– photo by Mitch Waxman

A graffiti crew had obviously taken fairly recent advantage of the expansive warehouse walls (a “building trade” lumber operation) on this particular block in LIC, but I was more interested in the sickly trees lining the sidewalk than the fairly inexpert tags. In these industrial zones, trees are scarce, and often fall victim to the hustle and bustle of getting things done. In this sort of area, the DEP and FDNY have to erect bollards around their fire hydrants to vouchsafe them from getting knocked over or down, and you’ll often notice utility poles which have had huge swaths carved out of them by careless truckers moving multi ton loads about. Stop signs and lamp posts are regularly snapped off their stanchions as well.

As I tell the people who have just discovered Newtown Creek – all the time – be careful, it’s easy to get dead around here if you don’t know the lay of the land. Luckily, I’ve been obliged to sit through literally days of the safety training which the “union guys” get in order to legally enter job sites and facilities with the camera, and I “sprech the deutch” of their acculturations.

– photo by Mitch Waxman

That’s the Queens Midtown Expressway section of the Long Island Expressway in the upper left, and it’s been towering over Borden Avenue in LIC since 1939. The LIE rises from ground level at Greenpoint Avenue all the way to 106 feet over the waters of Newtown Creek’s nearby Dutch Kills tributary before beginning its descent into the Queens Midtown Tunnel in Hunters Point. I refer to the zone underneath the LIE as “the empty corridor,” but there’s actually quite a lot going on down here.

More from the empty corridor tomorrow, at this, your Newtown Pentacle.

Note: I’m writing this and several of the posts you’re going to see for the next couple of weeks at the start of the week of Monday, March 16th. My plan is to continue doing my solo photo walks around LIC and the Newtown Creek in the dead of night as long as that’s feasible. If you continue to see regular updates as we move into April and beyond, that means everything is kosher as far as health and well being. If the blog stops updating, it means that things have gone badly for a humble narrator.


“follow” me on Twitter- @newtownpentacle


Buy a book!

In the Shadows at Newtown Creek,” an 88 page softcover 8.5×11 magazine format photo book by Mitch Waxman, is now on sale at blurb.com for $30.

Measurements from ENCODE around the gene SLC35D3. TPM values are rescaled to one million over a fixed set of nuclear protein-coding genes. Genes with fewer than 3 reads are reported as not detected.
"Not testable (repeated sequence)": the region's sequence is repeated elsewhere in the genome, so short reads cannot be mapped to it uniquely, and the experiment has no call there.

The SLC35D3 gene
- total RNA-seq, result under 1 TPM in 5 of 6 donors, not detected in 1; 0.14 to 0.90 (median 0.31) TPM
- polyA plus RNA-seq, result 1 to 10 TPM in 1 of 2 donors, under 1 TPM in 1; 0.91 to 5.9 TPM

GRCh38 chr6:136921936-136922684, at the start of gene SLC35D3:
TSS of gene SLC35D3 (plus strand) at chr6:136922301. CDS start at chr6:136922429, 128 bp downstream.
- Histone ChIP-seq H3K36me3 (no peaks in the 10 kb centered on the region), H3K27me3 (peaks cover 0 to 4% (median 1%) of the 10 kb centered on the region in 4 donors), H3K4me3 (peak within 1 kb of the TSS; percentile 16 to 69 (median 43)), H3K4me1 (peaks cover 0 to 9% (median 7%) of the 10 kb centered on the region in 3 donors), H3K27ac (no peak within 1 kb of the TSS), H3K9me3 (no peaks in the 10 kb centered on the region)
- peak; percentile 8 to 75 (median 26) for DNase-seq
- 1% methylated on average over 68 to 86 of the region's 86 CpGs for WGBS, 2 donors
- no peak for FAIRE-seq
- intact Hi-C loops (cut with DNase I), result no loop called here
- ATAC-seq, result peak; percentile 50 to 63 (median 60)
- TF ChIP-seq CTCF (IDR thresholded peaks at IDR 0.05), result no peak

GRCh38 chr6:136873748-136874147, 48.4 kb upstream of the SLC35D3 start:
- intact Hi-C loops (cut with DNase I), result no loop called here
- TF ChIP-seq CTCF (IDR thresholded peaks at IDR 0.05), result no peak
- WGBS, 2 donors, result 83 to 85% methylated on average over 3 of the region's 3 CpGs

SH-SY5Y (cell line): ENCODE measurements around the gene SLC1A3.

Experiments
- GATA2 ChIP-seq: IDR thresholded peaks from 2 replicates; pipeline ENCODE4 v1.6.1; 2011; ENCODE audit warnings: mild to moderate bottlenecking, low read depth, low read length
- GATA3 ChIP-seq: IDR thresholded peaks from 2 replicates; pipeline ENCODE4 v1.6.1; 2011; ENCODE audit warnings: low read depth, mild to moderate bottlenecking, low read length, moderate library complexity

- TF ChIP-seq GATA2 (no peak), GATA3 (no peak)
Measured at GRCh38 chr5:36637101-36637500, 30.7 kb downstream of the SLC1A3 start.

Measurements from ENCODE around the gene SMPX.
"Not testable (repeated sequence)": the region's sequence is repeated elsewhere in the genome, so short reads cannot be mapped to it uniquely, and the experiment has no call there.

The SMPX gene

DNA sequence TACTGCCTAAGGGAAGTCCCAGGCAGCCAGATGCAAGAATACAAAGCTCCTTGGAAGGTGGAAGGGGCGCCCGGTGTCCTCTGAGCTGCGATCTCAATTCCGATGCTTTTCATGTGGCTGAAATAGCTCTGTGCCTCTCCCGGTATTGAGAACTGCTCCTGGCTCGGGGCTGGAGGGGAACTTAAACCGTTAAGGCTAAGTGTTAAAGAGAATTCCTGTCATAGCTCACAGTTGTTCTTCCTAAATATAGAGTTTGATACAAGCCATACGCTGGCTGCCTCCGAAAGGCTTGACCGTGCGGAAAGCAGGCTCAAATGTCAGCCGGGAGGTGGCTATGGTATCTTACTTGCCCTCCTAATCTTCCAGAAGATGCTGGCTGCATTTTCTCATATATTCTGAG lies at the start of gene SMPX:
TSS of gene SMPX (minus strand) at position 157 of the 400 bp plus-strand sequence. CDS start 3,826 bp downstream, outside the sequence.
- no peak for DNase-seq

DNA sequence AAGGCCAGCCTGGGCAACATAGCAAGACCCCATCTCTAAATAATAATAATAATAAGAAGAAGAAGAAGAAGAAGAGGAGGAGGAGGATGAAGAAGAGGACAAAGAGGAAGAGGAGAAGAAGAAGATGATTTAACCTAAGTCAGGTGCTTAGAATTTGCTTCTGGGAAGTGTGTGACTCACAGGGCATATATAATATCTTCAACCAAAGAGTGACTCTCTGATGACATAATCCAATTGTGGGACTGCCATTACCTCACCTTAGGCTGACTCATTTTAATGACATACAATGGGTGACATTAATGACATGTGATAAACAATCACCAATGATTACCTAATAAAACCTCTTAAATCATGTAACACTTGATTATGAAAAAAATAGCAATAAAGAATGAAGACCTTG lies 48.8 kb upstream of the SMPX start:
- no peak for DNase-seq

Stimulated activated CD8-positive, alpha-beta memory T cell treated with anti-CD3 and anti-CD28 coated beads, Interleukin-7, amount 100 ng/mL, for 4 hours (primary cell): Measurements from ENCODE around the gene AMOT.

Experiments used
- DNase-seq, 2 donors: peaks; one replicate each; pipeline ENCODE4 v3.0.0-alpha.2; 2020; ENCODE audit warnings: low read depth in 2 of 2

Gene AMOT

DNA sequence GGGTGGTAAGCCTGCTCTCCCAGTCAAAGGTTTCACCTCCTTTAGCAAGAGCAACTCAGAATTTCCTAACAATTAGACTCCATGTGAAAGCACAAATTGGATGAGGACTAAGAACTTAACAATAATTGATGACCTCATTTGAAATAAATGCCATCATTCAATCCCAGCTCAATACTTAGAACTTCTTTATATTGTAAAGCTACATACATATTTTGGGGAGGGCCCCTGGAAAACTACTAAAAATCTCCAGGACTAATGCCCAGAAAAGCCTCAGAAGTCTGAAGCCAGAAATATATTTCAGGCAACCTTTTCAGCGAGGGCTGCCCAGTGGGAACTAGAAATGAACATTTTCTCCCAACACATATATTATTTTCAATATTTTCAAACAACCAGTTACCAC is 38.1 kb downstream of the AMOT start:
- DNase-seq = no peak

brushed boldly

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Industrial zones and pandemics, a natural combination.

– photo by Mitch Waxman

The long walks I take often end up taking me to lonely and deserted places wherein the only other inhabitants of the local vicinity are the drivers and passengers of passing motor vehicles. Now, more than ever, my footfalls lead me and the camera to uninhabited places. There’s a section of Long Island City, west of Sunnyside and north of Blissville, which I’ve always found visually interesting. The land slopes down towards the Dutch Kills Tributary of Newtown Creek, affording one interesting views and an easy perambulation. You’ve always got a real sense of vulnerability here, but intellectually know that at any given moment you’re on half a dozen CCTV security cameras and that there’s a sleep deprived night watchman watching you and hoping that they don’t have to get up and yell at you to stop doing something they are supposed to police. I never trespass, and graffiti ain’t my bag, so…

This section of LIC is interesting in terms of the utilitarian architecture encountered here, some of which is actually quite fetching, but I like a good warehouse or factory.

– photo by Mitch Waxman

Pictured above is a nicely maintained structure found at the corner of 48th Avenue and 34th street, which is currently on sale – based on the Realtor’s banner signage hung on its wall. The 4 story building sits in an M2 industrial zone, hosts 141,000 square feet within its walls, and was erected in 1926 (altered and upgraded in 2013). A little detective work reveals that prior to the renaming of streets and avenues in Queens – and LIC in particular – back in the first half of the 20th century (which happened twice, and is very confusing) 48th Avenue was called “Anable Avenue” and that the factory pictured above was the home of the Morganite Brush Company. Here’s one of their advertisements.